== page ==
Researchers found that the Negev fox tends to stray away from human activity, and the expansion of cities in southern Israel threatens its survival.

A Negev fox roaming in southern Israel.
A Negev fox roaming in southern Israel.Credit: Michal Ucko / Reuven Hefner

Zafrir Rinat Jul 31, 2022

The Negev fox, also known as Ruppell’s fox, is considered to be one of the rarest predators in Israel, and a recent study shows it is being squeezed out of its habitats due to human activity and the entrance of competing predators.

This means that the fox’s future existence depends on the existence of large nature reserves with restricted access to vehicles and limited human activities in the areas it roams in southern Israel.

The Negev fox lives in the desert’s arid plains, and is defined as an endangered species given the sharp decline in its numbers in recent decades. Over this period, natural areas in the Negev have dwindled due to the construction of new communities and the expansion of existing ones. Widespread areas have been converted to agricultural cultivation, with paved and unpaved roads crisscrossing the area and being used by all-terrain vehicles.

The common fox, which benefits from human activity, follows humans into developed areas in the Negev, pushing out the Negev fox to the margins.

Estimates of the Negev fox population rely on earlier studies, which employed extended multi-year tracking of fox populations in the Nehalim Gdolim Nature Reserve in the Negev. This venture was coordinated by Reuven Hefner, a former ranger at the Israel Nature and Parks Authority. A study published in March in Biodiversity and Conservation set out to estimate the state of Negev foxes, and is considered the most comprehensive study of this species so far.

The study, an initiative of the Israel Nature and Parks Authority, was conducted by Hefner, together with Dr. Adi Barocas from Oxford University. Also taking part were Dr. Benny Shalmon, and Dr. Noam Leader from the Nature and Parks Authority, Prof. Eli Geffen from Tel Aviv University, and Dr. Michal Ucko, from the Israel Oceanographic and Limnological Research Institute.

One of the Negev foxes that was tracked as part of the study.Credit: Amram Tsuberi

As part of the study, 24 Negev foxes in the area between the southern Negev communities of Paran and Grofit were fitted with collars with GPS transmitters. Researchers used these to track individual foxes and collect information on their territories and roaming habits. Tracking revealed that a typical territory of a fox spans 66 square kilometers (25.5 square miles), slightly larger than the area of Tel Aviv.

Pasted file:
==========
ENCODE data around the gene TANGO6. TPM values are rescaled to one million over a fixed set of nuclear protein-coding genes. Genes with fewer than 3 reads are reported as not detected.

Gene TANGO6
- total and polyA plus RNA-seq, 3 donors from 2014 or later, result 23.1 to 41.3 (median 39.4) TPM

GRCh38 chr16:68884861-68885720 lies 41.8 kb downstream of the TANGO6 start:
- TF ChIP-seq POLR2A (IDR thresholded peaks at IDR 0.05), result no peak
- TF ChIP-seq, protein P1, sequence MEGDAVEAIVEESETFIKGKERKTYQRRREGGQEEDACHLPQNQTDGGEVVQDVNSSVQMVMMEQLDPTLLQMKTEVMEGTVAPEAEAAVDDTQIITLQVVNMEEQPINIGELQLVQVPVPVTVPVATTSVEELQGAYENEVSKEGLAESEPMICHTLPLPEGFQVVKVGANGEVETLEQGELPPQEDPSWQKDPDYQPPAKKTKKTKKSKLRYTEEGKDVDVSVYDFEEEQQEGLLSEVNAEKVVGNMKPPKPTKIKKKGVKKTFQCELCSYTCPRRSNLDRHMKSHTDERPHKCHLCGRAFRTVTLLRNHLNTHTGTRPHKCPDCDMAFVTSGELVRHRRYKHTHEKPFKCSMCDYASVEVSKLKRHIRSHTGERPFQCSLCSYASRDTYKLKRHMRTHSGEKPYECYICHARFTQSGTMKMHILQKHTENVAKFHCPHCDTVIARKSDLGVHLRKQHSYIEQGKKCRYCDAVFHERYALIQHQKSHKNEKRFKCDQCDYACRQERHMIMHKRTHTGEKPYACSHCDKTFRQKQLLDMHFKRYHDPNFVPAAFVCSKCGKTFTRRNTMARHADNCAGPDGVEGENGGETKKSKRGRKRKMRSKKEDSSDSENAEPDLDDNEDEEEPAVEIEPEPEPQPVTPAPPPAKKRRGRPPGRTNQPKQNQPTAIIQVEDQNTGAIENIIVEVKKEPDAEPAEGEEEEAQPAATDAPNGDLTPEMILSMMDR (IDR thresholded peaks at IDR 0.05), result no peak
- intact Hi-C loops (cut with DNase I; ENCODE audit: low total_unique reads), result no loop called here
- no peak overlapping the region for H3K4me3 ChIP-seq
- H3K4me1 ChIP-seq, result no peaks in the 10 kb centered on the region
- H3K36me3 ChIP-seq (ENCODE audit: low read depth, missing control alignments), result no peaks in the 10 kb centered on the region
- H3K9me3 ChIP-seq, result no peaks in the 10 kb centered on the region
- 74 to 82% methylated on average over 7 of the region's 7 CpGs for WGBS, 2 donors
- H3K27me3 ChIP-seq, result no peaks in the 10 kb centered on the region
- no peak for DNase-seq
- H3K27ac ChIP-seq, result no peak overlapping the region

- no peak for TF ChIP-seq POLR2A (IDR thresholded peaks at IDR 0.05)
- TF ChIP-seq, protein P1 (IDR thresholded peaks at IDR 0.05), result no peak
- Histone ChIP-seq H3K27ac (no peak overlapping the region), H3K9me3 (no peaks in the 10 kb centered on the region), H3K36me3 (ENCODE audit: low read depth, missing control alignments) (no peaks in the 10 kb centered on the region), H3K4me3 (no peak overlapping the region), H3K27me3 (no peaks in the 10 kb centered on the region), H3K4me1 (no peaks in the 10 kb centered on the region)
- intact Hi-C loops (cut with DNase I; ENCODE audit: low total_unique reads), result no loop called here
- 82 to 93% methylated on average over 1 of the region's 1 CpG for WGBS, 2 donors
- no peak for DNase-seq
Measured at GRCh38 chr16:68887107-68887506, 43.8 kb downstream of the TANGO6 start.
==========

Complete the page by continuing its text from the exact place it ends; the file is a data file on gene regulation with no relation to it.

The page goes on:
According to the results of the study, the foxes were careful to keep a safe distance from paved roads and from centers of human activity, in contrast to other predators such as wolves, coyotes and common foxes, which have learned to adapt to the presence of human beings and to approach garbage and food locations close to human dwellings. It’s possible that the presence of these predators, which are competitors of the Negev fox, caused the latter to refrain from approaching these locations.

Furthermore, in contrast to previous findings regarding their preference for streambeds, the present study shows that the Negev foxes prefer smaller, drier streams or low ridges, where they feed on insects and rodents.

The Negev fox.
The Negev fox.Credit: Michal Ucko / Reuven Hefner

The results also demonstrate the great importance, especially for foxes, of protected areas that are uninhabited and unaffected by human activity, like the Nehalim Gdolim and other nature reserves. In order to prevent the penetration of common foxes into these areas, they must be kept clean of human waste.

The researchers recommended limiting all-terrain vehicles to marked roads and to regulated parking and camping sites. In addition to foxes, the Negev has several other rare predators, such as caracals and leopards, which are largely dependent on the existence of relatively isolated areas.